March 05, 2007 —
CiSoft leaders: (clockwise from lower left:) Mike Hauser, Chevron; Steven L. Christian, Chevron; Iraj Ershagi USC, and Randolph Hall, USC.
USC researchers and front-line Chevron production personnel & technology developers gathered Feb. 28-March 1 to take stock of three years of cooperation, and plan their next steps, including two "grand challenges."
Viterbi School Dean Yannis Yortsos, and Vice Provost for Research Advancement Randolph Hall, on behalf of Provost Max Nikias, personally welcomed a large number of these collaborators to USC for the CiSoft Forum, an annual CiSoft event.Chevron Chief Technology Officer Don Paul participated by telephone.
CiSoft, the Chevron-funded Center for Interactive Smart Oil Field Technology, will celebrate its third birthday in July 2007. Co-directed from its beginning by Chevron's Mike Hauser and the Viterbi School's Iraj Ershaghi, it now has approximately 15 Chevron professionals working directly with 21 Viterbi faculty members and 31 graduate students in 10 study/attack areas.
All of the USC researchers are from the Viterbi School — from the Daniel Epstein department of Industrial and Systems Engineering, the Mork Family Department of Chemical Engineering and Materials Science, the Department of Computer Science, the Hsieh Department of Electrical Engineering, and the USC Information Sciences Institute.
Ershaghi said that CiSoft is a unique center with outstanding opportunities for graduate students to benefit from its research and educational programs. The smart oilfield educational degrees, offered through the Viterbi School's Distance Education Network, are making headway in training the next generation of hybrid petroleum engineers to manage complex integrated operation of smart oilfield.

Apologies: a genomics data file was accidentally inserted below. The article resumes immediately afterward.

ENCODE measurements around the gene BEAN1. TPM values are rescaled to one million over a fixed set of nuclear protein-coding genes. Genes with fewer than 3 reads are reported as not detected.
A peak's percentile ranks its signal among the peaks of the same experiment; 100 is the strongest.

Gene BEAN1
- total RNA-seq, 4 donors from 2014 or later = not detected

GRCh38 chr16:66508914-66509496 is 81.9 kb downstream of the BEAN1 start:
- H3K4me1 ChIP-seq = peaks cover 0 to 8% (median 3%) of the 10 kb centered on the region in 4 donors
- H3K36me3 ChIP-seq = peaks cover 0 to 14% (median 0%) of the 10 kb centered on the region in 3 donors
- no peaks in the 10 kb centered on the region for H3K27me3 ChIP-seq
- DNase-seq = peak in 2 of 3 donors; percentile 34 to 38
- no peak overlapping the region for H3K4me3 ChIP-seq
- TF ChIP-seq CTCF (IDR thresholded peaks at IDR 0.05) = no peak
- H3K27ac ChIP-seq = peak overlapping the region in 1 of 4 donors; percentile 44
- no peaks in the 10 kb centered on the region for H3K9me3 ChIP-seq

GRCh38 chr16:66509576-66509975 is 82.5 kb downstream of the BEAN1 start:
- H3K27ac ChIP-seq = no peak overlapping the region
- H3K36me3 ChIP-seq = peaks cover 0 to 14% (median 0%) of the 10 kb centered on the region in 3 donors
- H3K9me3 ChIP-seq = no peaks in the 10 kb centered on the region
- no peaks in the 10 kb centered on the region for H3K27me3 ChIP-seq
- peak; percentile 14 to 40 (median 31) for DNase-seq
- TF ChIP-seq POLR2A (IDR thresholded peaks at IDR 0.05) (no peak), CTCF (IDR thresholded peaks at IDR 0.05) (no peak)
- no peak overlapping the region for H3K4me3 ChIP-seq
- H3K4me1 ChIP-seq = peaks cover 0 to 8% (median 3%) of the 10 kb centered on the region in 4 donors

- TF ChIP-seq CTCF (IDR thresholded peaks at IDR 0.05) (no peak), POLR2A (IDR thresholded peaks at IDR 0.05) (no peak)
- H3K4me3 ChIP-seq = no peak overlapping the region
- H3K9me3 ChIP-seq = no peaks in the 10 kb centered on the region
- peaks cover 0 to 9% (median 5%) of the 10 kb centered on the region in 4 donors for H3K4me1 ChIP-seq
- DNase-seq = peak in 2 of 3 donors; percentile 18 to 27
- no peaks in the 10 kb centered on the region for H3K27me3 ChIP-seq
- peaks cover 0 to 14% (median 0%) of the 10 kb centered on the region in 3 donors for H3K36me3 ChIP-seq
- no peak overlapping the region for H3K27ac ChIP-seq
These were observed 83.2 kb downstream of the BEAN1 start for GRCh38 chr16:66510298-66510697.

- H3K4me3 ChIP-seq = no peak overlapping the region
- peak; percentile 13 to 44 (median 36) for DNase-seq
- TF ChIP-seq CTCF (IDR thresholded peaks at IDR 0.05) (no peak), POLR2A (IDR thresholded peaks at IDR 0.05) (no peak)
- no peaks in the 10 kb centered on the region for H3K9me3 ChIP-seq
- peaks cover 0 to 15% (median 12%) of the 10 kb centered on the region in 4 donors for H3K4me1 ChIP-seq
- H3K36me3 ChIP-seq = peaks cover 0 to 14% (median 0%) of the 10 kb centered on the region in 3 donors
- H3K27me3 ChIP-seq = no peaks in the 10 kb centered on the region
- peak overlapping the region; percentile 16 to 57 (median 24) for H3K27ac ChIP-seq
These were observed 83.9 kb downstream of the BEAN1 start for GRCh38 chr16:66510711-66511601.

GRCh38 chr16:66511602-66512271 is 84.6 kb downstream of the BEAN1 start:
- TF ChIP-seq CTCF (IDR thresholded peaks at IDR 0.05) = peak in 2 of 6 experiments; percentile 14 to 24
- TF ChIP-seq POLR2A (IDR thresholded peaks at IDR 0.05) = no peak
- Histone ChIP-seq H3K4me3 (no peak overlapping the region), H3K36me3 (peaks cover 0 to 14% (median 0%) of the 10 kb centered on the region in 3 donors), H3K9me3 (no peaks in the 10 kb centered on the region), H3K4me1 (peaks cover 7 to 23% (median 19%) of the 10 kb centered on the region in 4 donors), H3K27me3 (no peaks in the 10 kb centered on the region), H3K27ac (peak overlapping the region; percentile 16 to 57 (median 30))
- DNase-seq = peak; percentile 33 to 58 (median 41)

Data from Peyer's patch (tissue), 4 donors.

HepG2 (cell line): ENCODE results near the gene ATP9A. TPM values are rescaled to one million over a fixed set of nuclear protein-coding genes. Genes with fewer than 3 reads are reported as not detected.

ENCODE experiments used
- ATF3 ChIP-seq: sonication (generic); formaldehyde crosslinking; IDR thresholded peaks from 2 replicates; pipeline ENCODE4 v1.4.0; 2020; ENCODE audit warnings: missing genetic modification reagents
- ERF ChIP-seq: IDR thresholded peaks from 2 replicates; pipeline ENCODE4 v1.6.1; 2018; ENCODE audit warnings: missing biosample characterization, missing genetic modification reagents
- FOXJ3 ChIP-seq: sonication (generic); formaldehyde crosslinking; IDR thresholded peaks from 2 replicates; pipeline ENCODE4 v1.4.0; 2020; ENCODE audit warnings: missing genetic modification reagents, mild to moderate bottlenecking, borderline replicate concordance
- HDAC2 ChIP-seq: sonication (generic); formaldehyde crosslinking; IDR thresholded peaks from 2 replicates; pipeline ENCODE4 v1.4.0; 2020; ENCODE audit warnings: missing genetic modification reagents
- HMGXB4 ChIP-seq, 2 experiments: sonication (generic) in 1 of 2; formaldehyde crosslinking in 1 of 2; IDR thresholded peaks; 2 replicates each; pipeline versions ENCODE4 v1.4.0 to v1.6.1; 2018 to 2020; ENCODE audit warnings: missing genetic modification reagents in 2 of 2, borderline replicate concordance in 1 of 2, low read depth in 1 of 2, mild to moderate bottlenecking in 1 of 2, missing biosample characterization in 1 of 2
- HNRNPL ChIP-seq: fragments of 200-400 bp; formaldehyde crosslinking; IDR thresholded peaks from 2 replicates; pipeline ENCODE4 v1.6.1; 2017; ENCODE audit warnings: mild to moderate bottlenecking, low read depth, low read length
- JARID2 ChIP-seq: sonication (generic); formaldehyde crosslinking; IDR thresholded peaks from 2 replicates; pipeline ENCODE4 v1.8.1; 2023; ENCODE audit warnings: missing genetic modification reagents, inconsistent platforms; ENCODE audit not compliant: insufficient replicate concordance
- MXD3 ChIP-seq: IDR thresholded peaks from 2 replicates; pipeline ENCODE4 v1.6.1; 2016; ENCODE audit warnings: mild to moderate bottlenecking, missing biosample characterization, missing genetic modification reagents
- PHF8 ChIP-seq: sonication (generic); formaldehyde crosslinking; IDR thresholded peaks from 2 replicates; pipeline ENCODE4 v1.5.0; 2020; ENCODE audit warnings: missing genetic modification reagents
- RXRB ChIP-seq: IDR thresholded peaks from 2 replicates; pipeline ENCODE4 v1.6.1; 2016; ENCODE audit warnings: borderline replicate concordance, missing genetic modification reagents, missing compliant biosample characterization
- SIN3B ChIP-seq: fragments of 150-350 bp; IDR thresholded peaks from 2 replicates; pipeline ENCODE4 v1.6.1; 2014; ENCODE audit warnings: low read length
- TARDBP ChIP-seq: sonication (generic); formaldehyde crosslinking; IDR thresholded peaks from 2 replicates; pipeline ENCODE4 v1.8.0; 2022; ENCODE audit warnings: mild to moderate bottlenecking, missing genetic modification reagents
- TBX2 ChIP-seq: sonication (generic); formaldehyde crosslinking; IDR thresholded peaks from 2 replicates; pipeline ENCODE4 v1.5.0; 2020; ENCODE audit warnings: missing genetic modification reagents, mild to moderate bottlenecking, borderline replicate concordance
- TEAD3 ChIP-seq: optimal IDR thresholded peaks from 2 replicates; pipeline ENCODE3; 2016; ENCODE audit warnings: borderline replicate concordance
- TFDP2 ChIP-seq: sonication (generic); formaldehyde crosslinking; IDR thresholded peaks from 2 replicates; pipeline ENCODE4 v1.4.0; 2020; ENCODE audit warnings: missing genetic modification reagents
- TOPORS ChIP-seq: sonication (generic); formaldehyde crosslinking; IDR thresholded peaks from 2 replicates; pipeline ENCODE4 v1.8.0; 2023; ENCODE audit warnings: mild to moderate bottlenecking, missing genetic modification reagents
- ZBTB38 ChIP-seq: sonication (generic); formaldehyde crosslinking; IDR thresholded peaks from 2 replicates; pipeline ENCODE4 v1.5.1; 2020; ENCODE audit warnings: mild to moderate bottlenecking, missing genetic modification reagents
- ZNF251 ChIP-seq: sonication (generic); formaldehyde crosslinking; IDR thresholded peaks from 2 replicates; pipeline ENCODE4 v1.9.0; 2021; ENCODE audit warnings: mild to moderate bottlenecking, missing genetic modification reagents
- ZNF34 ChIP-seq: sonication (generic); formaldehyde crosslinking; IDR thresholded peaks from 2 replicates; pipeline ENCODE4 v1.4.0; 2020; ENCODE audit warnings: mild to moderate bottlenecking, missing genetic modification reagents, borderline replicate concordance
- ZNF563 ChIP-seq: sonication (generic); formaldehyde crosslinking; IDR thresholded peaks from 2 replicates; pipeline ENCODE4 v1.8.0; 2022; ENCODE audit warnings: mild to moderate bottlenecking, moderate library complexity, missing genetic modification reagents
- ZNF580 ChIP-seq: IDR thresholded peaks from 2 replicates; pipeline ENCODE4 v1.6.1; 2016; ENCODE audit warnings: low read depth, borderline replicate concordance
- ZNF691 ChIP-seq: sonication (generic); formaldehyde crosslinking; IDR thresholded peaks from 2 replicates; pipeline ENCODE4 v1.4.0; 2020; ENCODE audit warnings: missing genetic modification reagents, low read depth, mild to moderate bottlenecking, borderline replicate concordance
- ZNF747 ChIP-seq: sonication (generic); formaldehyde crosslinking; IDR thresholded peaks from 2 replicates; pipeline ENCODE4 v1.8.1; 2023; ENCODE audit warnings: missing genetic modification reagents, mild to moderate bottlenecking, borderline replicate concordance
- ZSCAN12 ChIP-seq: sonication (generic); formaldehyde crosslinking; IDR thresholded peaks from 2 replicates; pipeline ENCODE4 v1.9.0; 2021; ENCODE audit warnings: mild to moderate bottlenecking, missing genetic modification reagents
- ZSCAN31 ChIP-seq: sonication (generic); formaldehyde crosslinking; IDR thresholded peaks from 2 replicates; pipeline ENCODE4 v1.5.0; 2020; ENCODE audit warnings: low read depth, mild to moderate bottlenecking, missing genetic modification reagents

Hauser, manager of Chevron Global Upstream's i-field program, said that from the point of view of the company, the support for the CiSoft program was solid and continuing. "Our commitment is to a long-term relationship, and this new innovative center is unique relative to our other university relationships."
He added that he expected the first actual prototype uses of technology to be in the field before the end of 2007. Among the projects in development, he singled out initiatives to use enhanced analysis of real-time information about oilfield conditions to make accurate decisions as where the largest benefits will come.
Hauser said that CiSoft participation increasingly involved not only technical personnel but also managers and operating personnel responsible for production to make sure that the solutions were workable in terms of ongoing oil operations. Chevron Senior Counsel Steve Christian noted that the oil industry had different challenges than those normally intended for computer or software applications. He indicated it was due to the enormous capital investments in the industry and the attendant need to carefully manage risks associated with the introduction of new designs and products.
Hall said CiSoft was unique at USC in the degree of "unifying doing research and putting it into practice." He contrasted the CiSoft model with the more usual pattern of universities doing government funded study and then "hoping for a use."
Ershaghi, left, and Hauser in front of CiSoft''s Tutor Hall office
The Grand Challenge problems addressed at the meeting are a new CiSoft approach. They involve two oilfields: one is a long-exploited "brown field," where (as Hauser noted) "all the easy stuff has already been tried," and the challenge is to find new ways to pull out increasingly scarce resources.
The other is a “green field,” an area where oil is believed to exist in exploitable quantity. The challenge here is to design, in deep detail, exactly how to best get the maximum from the field, using best practices right from the start.
For the fields of focus, team members received huge amounts of data, enabling them to work on actual solutions, with the aim of creating a coherent real-world plan.